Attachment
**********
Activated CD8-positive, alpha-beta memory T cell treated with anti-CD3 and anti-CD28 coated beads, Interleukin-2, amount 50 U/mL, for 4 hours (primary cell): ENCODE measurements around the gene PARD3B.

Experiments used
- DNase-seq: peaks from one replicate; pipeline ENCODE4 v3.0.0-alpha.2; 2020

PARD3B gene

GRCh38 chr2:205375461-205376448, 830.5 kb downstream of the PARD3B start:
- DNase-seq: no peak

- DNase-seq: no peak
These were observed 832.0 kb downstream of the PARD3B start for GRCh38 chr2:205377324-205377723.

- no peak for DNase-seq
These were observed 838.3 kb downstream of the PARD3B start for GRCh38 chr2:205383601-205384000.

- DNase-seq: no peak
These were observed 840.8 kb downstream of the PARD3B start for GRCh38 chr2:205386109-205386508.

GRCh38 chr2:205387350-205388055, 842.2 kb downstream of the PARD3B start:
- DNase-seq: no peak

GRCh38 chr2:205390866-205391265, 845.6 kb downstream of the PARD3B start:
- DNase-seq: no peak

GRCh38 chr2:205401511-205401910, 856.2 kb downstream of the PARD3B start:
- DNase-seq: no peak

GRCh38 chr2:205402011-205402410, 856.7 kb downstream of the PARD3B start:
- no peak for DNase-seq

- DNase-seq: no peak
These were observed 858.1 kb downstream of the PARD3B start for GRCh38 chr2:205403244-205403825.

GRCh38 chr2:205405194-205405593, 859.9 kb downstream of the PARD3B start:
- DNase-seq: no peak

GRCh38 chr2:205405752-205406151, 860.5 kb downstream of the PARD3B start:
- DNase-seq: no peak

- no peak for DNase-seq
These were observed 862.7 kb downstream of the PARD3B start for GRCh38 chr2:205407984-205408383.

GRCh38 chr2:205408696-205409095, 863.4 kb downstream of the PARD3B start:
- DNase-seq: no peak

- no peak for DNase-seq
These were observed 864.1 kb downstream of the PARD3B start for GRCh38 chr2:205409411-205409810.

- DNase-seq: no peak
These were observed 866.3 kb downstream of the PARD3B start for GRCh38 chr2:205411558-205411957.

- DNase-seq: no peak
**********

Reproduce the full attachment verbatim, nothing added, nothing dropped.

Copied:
Activated CD8-positive, alpha-beta memory T cell treated with anti-CD3 and anti-CD28 coated beads, Interleukin-2, amount 50 U/mL, for 4 hours (primary cell): ENCODE measurements around the gene PARD3B.

Experiments used
- DNase-seq: peaks from one replicate; pipeline ENCODE4 v3.0.0-alpha.2; 2020

PARD3B gene

GRCh38 chr2:205375461-205376448, 830.5 kb downstream of the PARD3B start:
- DNase-seq: no peak

- DNase-seq: no peak
These were observed 832.0 kb downstream of the PARD3B start for GRCh38 chr2:205377324-205377723.

- no peak for DNase-seq
These were observed 838.3 kb downstream of the PARD3B start for GRCh38 chr2:205383601-205384000.

- DNase-seq: no peak
These were observed 840.8 kb downstream of the PARD3B start for GRCh38 chr2:205386109-205386508.

GRCh38 chr2:205387350-205388055, 842.2 kb downstream of the PARD3B start:
- DNase-seq: no peak

GRCh38 chr2:205390866-205391265, 845.6 kb downstream of the PARD3B start:
- DNase-seq: no peak

GRCh38 chr2:205401511-205401910, 856.2 kb downstream of the PARD3B start:
- DNase-seq: no peak

GRCh38 chr2:205402011-205402410, 856.7 kb downstream of the PARD3B start:
- no peak for DNase-seq

- DNase-seq: no peak
These were observed 858.1 kb downstream of the PARD3B start for GRCh38 chr2:205403244-205403825.

GRCh38 chr2:205405194-205405593, 859.9 kb downstream of the PARD3B start:
- DNase-seq: no peak

GRCh38 chr2:205405752-205406151, 860.5 kb downstream of the PARD3B start:
- DNase-seq: no peak

- no peak for DNase-seq
These were observed 862.7 kb downstream of the PARD3B start for GRCh38 chr2:205407984-205408383.

GRCh38 chr2:205408696-205409095, 863.4 kb downstream of the PARD3B start:
- DNase-seq: no peak

- no peak for DNase-seq
These were observed 864.1 kb downstream of the PARD3B start for GRCh38 chr2:205409411-205409810.

- DNase-seq: no peak
These were observed 866.3 kb downstream of the PARD3B start for GRCh38 chr2:205411558-205411957.

- DNase-seq: no peak